Through NHCP’s iCAN programme, several organisations (Northants Carers, Alzheimer’s Society, Northamptonshire Healthcare NHS Foundation Trust, Northamptonshire Adult Social Services, Admiral Nursing and Age UK Northamptonshire) have been working together to support people with dementia and their carers. This work is being focused in a number of ways in these challenging times:

1. Supporting people waiting for diagnosis, Memory Assessment Services, Northamptonshire Carers and Alzheimer’s Society working in partnership to provide extra support
2. Developing online support for people with dementia and their carers via groups, activities and events
3. Improving the assessment process and timescales
4. Looking at new models of support such as memory hubs and groups for when face-to-face provision can return

The ambition is to create a better diagnosis experience with guidance, information and support available at the right time throughout people’s dementia journey, before and after diagnosis.

Previously a diagnosis has been required to allow people to access next levels of support. Recognising that needs exist before diagnosis has been confirmed, this approach has been changed.

Working with the NHFT Memory Assessment Service, partner organisations are now able to support people while they are awaiting their appointment and offer this support for as long as they need it.

From diagnosis, people are offered a holistic support programme that is personalised and meaningful, with a menu of services offered that will be inclusive and diverse enough to attract everyone who needs
it, whenever they need it. Throughout the journey, carers, patients, families and service users will continue to be asked what they want.

The new early access to support is now operating in the East Northamptonshire and Wellingborough locality area. A short test and learn cycle will be completed before the approach is expanded to the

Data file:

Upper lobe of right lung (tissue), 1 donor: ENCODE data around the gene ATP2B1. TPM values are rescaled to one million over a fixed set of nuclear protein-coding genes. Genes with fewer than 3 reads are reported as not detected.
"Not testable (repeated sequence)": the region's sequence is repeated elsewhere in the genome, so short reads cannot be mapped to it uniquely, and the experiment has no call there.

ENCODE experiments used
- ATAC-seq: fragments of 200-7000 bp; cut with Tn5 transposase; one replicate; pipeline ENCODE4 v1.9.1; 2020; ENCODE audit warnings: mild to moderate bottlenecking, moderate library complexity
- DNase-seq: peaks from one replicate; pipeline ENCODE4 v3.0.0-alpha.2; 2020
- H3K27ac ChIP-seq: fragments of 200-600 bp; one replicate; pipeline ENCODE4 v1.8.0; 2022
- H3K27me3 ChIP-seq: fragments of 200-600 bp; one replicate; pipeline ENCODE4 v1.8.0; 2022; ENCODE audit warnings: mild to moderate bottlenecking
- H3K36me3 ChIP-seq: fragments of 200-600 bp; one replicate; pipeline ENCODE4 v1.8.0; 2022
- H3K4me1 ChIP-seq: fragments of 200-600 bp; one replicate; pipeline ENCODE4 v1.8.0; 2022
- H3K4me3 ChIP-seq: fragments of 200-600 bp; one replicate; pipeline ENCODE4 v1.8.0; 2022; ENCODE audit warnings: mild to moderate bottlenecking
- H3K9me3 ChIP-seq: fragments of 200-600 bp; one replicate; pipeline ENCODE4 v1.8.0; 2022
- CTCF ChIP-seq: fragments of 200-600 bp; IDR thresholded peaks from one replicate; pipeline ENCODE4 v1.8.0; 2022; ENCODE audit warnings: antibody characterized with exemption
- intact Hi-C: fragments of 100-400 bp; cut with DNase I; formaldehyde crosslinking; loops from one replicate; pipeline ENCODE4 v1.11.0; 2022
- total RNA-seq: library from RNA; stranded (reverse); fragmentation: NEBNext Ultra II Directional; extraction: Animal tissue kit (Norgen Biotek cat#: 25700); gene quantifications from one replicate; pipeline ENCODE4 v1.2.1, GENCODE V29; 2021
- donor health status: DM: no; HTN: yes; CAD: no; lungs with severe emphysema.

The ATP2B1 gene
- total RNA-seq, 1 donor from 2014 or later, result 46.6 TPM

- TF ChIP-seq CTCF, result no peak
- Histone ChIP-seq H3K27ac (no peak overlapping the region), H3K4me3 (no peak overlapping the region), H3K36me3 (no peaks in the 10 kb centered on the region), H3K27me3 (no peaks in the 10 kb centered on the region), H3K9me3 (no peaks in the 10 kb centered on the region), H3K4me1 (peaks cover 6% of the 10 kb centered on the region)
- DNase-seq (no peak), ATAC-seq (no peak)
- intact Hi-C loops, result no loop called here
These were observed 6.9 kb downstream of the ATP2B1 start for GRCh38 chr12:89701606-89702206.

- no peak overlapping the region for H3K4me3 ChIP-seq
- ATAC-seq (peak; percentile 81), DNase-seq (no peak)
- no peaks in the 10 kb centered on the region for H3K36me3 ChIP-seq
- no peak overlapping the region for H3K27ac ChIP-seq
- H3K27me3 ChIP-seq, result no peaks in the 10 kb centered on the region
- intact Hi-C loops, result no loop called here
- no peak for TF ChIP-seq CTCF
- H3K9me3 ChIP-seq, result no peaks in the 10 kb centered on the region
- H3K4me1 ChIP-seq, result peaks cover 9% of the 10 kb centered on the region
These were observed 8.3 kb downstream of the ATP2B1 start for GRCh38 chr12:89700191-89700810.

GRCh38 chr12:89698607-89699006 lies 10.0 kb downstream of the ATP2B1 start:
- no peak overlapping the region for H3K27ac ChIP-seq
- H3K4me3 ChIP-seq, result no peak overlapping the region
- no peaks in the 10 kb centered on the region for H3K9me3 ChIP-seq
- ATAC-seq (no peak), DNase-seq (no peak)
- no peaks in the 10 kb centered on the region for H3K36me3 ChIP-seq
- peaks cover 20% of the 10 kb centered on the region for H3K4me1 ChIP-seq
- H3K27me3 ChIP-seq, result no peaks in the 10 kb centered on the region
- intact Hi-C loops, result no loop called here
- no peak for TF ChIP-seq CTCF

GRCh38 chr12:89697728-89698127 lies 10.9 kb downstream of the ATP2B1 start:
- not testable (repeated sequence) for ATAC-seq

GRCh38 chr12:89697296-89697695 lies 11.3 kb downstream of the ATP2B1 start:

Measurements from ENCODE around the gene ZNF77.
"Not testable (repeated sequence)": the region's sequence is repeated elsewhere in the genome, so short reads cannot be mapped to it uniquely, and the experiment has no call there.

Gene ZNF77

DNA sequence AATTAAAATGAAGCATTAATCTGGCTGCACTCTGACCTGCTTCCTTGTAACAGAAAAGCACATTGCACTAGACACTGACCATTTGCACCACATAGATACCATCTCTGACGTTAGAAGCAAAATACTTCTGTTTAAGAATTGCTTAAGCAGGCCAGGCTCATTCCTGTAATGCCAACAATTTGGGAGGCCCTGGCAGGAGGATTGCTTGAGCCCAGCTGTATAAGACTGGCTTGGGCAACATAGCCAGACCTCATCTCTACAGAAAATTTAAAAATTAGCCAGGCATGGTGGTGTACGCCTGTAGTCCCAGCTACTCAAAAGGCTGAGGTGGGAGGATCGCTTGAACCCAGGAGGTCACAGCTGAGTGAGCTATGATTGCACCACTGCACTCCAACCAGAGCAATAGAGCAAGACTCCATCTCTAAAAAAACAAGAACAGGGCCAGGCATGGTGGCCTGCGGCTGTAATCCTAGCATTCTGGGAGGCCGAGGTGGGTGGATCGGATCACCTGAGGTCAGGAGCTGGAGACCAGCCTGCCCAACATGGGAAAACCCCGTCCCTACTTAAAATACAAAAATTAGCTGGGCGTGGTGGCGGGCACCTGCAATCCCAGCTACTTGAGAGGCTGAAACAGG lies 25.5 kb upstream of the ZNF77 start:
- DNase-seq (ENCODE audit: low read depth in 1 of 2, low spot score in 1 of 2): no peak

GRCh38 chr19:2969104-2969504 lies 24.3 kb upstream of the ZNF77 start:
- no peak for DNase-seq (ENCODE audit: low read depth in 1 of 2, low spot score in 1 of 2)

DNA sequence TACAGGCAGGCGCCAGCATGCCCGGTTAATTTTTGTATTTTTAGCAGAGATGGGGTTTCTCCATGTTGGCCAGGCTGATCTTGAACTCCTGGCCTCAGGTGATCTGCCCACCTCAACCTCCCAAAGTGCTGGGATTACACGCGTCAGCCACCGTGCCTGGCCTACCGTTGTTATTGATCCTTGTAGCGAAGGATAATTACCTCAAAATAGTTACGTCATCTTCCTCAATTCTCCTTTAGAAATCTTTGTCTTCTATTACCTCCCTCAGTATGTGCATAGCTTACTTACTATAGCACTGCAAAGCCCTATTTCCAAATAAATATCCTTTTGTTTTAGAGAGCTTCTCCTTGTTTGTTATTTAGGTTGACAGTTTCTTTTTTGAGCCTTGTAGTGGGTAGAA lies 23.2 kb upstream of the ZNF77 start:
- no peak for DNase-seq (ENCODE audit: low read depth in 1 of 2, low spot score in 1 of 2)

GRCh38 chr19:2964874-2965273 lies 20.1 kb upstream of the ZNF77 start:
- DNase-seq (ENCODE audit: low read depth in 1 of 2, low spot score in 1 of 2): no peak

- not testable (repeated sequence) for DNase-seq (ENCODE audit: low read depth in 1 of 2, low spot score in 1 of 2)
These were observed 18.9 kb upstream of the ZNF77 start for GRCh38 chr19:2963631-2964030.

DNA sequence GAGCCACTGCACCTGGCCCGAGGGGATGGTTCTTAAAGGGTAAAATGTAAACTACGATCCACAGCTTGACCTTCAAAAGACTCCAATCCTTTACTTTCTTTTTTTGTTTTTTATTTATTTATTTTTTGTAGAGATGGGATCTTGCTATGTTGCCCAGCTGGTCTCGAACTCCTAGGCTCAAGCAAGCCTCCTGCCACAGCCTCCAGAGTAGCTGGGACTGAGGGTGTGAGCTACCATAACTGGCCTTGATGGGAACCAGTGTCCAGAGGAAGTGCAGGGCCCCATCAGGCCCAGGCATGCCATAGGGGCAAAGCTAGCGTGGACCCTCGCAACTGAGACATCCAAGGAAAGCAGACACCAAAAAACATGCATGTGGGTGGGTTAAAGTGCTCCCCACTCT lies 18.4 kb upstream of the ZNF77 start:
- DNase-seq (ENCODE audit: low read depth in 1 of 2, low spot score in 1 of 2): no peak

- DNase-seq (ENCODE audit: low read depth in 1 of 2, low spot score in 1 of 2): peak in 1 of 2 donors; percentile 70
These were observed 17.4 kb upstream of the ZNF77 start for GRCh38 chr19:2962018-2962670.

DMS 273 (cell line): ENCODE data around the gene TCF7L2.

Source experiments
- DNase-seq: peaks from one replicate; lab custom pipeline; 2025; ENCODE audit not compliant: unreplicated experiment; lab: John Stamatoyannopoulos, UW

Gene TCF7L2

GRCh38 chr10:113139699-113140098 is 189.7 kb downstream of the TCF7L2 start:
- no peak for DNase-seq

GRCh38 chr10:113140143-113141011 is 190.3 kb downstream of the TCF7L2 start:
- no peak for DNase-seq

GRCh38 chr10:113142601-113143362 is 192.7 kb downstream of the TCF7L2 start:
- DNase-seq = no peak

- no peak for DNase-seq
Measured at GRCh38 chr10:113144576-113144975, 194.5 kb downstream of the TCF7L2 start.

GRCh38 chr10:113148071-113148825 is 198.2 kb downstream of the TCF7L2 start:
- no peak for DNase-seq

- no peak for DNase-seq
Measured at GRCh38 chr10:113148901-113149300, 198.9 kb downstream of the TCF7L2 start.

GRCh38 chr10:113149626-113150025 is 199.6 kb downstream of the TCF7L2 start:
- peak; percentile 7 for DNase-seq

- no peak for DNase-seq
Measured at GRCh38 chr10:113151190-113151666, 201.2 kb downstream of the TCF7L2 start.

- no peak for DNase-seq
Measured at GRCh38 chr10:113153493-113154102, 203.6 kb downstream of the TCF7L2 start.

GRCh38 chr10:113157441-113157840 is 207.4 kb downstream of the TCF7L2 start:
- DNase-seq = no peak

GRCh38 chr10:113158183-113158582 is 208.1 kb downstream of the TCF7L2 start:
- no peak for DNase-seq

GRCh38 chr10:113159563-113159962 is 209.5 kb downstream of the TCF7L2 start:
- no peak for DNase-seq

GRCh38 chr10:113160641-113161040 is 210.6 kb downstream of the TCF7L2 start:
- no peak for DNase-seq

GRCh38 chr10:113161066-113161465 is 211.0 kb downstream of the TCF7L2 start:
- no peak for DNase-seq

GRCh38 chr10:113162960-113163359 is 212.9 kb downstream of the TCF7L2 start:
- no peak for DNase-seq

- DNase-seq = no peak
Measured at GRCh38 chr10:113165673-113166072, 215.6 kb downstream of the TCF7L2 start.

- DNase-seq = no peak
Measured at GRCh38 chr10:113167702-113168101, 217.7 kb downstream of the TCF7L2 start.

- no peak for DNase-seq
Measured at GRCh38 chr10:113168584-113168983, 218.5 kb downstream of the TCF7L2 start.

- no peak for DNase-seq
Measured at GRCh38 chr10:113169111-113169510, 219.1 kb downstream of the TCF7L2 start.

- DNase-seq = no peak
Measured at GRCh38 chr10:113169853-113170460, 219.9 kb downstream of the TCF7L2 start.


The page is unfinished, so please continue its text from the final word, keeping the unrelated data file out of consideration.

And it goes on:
whole county.

Dawn Panter, Health and Social Care Development Manager for Northamptonshire Carers, said: “Working in partnership and in integrated ways is making a real difference already and we are very excited to move onto the next stage of our plans.

“We are confident that they will make a real difference to people with dementia and their carers, and we are really touched by some of the feedback we have received from our online services and the
differences they has made to people.”

Tracey Shepherd, Operations Manager for Older Adults Mental Health Community Teams at NHFT, added: “Working in collaboration with our partners on this project is an exciting new way of working for us all.

“It is essential to ensure a range of support is offered to individuals and their families/carers in a timely manner to improve outcomes for those in need.

“This work now has set the foundation for us all working towards creating a real positive benefit for our patients showing compassion, trust, transparency and a shared responsibility between all.”

“I feel much more confident and able to cope”

Despite the challenges of the COVID-19 pandemic, plans to develop a ‘memory hub’ for people with dementia and their
carers were still implemented during 2020 – thanks to remote conferencing technology.

Doorstep information technology sessions, supported by Carers Trust Connecting Carers funding) have seen people equipped with tablets and the skills to use them. They have often then gone on to use those skills to engage remotely with family, friends and other social groups.

Below are just a few examples of the positive feedback from online groups which are currently running for people with dementia and their carers, including fitness, art, music, memory-sharing and health and wellbeing sessions.

  • “The meetings have helped me immensely. I felt very comfortable and found I was able to participate and communicate easily.”
  • “I have learned a lot during the sessions and feel much more confident and able to cope.”
  • “I always come away from the meetings with a sense of calm. We are able to have a few giggles too!”
  • “Getting Dad to a venue may be difficult sometimes. Knowing there is a Zoom meeting means I can still be in contact with the other carers and support team.”
  • “G (person with dementia) sings a solo for us each week at the choir and we can see his joy as he joins in with everyone.”
  • “Enjoyed meeting some like-minded people who are experiencing similar things.”